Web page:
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Falling from a mountain

  1. Nov 19, 2013 #1
    Lets say that I am falling down from a mountain. Then only thing that I have with me is a big stone. Lets say that when I have distance 50m from the ground,I put the rock down of my legs,and I jump(hitting my legs at stone). If my speed was 100 m/s,will decrease after jumping or that is impossible?

    Thanks!!!
     
  2. jcsd
  3. Nov 19, 2013 #2

    Nugatory

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    You exert a force on the stone, the stone exerts a force back on you. These forces will affect the acceleration of you and the stone. How do you think it will turn out?
    (Yes, I understand that you wouldn't be asking if you KNEW what would happen... but what do you THINK will happen?)
     
  4. Nov 19, 2013 #3
  5. Nov 19, 2013 #4
    lol I used to ask myself this question all the time when I was younger.

    The short answer no, you will still probably die. Unless your legs are really really strong and can cancel earth's acceleration
     
  6. Nov 20, 2013 #5

    BruceW

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    yeah, you'd need to throw down the rock with a ridiculous amount of force. In reality, it would probably be better to just free-fall alone, because if you are holding on to the rock, getting ready to throw it, then you will be moving down at faster than the free-fall speed of an isolated person. But in either case, your chances are not good.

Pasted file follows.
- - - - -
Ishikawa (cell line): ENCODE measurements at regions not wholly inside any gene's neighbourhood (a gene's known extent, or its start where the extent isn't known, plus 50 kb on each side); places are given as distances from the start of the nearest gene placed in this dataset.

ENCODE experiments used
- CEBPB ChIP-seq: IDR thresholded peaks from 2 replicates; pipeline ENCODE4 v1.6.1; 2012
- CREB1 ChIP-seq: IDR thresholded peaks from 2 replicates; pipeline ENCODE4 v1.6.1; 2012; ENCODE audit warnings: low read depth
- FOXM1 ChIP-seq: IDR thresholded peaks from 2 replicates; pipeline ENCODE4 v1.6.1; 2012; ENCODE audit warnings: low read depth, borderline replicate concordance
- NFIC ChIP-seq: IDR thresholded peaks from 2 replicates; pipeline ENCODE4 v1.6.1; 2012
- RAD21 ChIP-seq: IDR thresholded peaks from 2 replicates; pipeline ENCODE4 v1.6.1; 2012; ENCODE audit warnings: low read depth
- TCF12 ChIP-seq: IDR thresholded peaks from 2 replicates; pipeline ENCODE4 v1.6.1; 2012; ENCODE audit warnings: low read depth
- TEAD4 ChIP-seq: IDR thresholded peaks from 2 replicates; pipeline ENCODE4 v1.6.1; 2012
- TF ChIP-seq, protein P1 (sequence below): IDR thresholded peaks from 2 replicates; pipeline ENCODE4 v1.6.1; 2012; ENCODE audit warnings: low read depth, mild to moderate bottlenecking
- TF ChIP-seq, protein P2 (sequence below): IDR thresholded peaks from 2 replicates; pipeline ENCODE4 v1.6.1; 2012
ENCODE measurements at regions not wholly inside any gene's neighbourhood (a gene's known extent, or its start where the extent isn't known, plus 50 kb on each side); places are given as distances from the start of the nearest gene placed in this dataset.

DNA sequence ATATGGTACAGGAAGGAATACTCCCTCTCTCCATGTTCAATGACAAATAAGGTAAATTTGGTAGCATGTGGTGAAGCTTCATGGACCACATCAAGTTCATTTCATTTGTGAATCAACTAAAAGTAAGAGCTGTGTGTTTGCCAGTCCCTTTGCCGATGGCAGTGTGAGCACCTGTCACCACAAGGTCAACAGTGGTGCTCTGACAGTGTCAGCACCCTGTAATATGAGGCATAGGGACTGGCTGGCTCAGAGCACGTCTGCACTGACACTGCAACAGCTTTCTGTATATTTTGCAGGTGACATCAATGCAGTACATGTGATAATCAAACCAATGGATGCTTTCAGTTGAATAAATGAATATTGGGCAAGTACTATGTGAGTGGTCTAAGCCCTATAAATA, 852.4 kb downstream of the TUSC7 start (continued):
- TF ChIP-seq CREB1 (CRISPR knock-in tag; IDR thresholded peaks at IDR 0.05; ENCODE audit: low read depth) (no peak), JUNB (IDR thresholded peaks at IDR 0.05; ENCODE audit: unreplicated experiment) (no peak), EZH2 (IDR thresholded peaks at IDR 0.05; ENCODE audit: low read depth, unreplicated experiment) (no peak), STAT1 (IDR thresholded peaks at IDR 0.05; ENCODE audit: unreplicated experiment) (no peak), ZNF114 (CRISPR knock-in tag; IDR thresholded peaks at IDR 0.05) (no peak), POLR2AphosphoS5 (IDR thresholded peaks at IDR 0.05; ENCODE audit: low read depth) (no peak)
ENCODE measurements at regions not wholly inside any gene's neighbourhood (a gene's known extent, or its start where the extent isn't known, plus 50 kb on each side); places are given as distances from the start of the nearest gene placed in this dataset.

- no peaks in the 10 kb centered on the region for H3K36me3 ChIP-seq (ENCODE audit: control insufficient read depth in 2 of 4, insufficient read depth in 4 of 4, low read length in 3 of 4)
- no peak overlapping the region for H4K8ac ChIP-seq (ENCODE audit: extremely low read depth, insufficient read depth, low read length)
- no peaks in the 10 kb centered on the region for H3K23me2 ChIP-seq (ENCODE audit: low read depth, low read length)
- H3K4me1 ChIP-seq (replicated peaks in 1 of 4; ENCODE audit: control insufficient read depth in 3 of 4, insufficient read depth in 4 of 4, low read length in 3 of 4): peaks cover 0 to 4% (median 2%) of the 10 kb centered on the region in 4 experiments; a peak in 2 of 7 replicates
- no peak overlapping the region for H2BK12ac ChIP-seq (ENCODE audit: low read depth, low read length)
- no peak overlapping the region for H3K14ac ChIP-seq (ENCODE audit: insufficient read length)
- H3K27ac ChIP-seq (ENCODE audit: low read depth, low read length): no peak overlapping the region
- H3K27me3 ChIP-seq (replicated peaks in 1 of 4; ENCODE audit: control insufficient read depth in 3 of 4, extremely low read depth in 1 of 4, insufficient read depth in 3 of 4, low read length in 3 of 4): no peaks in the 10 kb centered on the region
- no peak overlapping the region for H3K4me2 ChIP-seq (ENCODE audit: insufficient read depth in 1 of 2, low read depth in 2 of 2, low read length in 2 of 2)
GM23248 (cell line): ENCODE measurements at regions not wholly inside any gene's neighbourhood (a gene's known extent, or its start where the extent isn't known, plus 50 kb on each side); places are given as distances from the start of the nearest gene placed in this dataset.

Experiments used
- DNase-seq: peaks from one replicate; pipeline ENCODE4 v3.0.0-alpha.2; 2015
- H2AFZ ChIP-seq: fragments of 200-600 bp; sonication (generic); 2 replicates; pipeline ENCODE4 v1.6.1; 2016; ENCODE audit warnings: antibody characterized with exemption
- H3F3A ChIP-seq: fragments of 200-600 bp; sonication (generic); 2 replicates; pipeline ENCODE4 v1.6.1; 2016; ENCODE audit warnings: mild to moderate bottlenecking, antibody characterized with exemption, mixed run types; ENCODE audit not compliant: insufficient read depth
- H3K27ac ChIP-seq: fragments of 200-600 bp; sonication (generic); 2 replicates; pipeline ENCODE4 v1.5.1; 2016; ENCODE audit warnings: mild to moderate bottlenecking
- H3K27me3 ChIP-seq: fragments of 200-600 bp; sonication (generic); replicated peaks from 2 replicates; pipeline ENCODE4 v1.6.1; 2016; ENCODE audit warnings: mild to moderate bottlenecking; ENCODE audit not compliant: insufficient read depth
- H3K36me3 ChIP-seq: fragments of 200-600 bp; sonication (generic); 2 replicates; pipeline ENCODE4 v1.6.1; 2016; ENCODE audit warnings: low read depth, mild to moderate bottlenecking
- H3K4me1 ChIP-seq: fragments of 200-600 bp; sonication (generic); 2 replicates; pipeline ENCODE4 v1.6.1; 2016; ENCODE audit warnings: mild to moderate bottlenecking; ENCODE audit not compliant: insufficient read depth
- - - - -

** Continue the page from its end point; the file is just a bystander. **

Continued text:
7. Nov 20, 2013 #6
    What would be the reason for that? Air resistance?
     
  8. Nov 20, 2013 #7

    BruceW

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    yeah, that's what I meant. (sorry I didn't really explain). Since I'm guessing a rock is more dense than a human. yeah, even if the human is approximately the density of water, a big rock is not going to float in water, so the rock should definitely be more dense than the human.

    So, does that mean that if you were falling alongside an iceberg, you should hold on to the iceberg so that it gives you a slower terminal velocity? haha. I guess also the shape of the object makes a difference, for example a human can spread his arms and legs out to slow himself down slightly.
     
  9. Nov 20, 2013 #8

    jbriggs444

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    At the risk of continuing the digression...

    Density is not quite the right figure-of-merit. Yes, shape matters. And orientation. For instance, an arrow falls faster if you put feathers on one end so that it stays vertical. One simple model is that drag is proportional to cross-sectional area. This is multiplied by a fixed factor which depends on shape and is known as the "drag coefficient". So even though an iceberg may not be dense, it will have a high mass to cross-section ratio. So it will fall fast.
     
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